Every day in the U.S., 40,000 pairs of shoes are sold on eBay, according to the e-commerce giant. And as of 2019, more shoppers are going to have to start paying sales tax on those purchases.
In the wake of the U.S. Supreme Court’s South Dakota v. Wayfair Inc. decision, which opened the door for states to require online sellers to collect sales tax on out-of-state purchases, legislation has proliferated around the country extending tax mandates to both large retailers and merchants of all sizes who sell through e-commerce marketplaces. (Previously, online retailers only had to collect tax from customers located in states in which they had a significant physical presence in a state, such as an office or a warehouse.)
As of Jan. 1, eBay buyers in Washington and Minnesota will begin seeing sales tax added to their total at checkout, and on July 1, shoppers in Pennsylvania and Oklahoma will join the fold. Thanks to new legislation in these states extending tax obligations to marketplaces, eBay itself will calculate, collect and remit the taxes, rather than merely instructing individual sellers to do so (which they may or may not comply with).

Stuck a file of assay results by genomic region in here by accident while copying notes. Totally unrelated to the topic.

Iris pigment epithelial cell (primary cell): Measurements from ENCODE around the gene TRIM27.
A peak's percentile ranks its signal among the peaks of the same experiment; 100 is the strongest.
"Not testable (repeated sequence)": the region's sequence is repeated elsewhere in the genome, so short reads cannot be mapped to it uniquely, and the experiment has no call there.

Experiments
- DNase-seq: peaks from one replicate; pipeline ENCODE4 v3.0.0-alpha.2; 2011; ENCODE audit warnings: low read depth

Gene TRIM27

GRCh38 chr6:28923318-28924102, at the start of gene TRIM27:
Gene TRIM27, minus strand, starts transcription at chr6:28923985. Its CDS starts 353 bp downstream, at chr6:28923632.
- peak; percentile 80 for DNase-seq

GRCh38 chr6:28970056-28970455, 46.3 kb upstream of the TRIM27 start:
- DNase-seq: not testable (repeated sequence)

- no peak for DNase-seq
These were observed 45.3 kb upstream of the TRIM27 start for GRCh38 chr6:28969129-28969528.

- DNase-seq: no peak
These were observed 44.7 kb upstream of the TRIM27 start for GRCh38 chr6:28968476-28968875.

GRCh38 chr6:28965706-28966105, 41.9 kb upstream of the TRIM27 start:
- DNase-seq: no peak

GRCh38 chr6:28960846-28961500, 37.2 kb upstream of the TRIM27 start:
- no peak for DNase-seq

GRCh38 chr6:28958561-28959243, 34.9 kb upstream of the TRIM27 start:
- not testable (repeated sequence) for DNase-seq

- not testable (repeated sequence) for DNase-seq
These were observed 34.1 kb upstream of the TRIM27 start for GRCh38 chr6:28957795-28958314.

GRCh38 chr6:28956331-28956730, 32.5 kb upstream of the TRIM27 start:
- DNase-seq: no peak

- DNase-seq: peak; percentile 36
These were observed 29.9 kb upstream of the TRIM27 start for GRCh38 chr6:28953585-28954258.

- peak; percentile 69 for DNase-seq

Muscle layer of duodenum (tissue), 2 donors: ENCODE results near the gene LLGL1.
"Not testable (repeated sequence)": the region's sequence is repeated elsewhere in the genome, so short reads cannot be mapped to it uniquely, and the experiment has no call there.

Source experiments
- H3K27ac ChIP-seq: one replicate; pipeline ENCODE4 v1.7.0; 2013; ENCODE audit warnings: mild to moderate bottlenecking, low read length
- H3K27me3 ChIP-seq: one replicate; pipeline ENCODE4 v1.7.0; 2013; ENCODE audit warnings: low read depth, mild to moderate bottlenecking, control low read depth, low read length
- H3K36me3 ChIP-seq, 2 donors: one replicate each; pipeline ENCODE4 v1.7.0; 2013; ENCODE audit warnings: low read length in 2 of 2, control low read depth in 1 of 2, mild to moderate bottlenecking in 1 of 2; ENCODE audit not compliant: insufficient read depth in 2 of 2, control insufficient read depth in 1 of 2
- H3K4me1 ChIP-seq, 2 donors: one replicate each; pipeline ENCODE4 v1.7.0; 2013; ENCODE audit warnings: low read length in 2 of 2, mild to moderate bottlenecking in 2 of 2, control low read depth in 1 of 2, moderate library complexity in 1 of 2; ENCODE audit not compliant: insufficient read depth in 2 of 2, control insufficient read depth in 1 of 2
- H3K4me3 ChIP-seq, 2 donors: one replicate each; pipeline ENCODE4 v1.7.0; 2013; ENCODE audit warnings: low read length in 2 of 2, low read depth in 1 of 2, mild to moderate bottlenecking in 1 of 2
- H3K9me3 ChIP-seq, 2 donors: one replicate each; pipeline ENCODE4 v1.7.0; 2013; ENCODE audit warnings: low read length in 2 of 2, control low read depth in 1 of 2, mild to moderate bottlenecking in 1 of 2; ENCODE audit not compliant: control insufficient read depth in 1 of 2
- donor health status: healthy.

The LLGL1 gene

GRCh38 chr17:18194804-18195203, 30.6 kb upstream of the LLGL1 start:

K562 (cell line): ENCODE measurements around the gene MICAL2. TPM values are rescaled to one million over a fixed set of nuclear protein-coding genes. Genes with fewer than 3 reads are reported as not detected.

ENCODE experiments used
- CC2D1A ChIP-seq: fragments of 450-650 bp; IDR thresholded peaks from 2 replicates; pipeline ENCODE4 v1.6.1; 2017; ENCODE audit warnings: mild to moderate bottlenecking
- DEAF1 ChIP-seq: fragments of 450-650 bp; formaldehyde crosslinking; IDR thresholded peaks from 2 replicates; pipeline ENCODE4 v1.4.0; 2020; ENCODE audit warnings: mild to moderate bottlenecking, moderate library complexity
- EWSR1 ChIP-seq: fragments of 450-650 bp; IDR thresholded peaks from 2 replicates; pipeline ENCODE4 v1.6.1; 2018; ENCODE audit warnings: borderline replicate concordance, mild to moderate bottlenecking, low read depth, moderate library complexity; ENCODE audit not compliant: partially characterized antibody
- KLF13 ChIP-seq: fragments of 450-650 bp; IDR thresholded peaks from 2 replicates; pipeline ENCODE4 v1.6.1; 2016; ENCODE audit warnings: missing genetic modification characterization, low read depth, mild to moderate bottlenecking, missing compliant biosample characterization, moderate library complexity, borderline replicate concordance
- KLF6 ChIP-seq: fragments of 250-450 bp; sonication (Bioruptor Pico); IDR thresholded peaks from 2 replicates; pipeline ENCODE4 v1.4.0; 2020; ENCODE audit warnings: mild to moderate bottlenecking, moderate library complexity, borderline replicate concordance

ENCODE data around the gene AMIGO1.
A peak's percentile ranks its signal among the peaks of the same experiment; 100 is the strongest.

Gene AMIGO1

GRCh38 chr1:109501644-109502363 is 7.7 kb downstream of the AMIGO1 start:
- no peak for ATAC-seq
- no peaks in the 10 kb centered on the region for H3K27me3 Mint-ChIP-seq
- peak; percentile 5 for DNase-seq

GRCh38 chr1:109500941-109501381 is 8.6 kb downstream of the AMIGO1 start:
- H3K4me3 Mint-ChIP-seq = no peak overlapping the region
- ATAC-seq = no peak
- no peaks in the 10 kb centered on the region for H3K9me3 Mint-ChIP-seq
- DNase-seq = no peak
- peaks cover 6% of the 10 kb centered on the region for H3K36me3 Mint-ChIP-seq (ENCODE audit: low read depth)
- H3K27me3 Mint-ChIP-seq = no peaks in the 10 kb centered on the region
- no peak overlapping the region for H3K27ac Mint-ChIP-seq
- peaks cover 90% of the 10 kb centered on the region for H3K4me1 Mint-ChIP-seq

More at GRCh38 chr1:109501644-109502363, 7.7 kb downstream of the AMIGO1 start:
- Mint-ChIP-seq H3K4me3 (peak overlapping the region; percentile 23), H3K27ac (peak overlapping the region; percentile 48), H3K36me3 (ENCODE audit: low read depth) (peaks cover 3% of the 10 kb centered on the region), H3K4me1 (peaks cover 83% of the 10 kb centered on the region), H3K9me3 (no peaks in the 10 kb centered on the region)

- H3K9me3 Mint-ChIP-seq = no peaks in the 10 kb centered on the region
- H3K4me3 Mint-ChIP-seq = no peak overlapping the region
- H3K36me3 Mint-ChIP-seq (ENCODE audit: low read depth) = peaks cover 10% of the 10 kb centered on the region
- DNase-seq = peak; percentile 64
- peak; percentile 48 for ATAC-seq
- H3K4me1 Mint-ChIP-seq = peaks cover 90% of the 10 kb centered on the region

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In a note to sellers in September, the company wrote, “There are no opt-outs for selling items into the states listed above or out of eBay automatically collecting sales tax for items shipped to the states above.” The new service applies to both domestic and international orders placed from customers in the four states.
Amazon has a head start on eBay, having initiated marketplace tax collection in six states — Washington, Connecticut, Minnesota, Iowa, Oklahoma and New Jersey — in 2018, with Iowa and Alabama added on Jan. 1. Etsy, too, began collecting and remitting state taxes in 2018 from buyers in the four states eBay is now complying with.
With its thriving resale market, eBay’s new requirements will likely have the biggest impact on sneaker fans, though: If, for instance, a collector in Minneapolis snapped up the most expensive pair sold on the platform in 2018 — the Nike Air Jordan Kobe PE, which sold for $20,000 — the bill would have at least an extra $1,375 added in state sales tax at the current base rate of 6.875 percent. (More realistically, a $200 pair would see $13.75 added to the total.)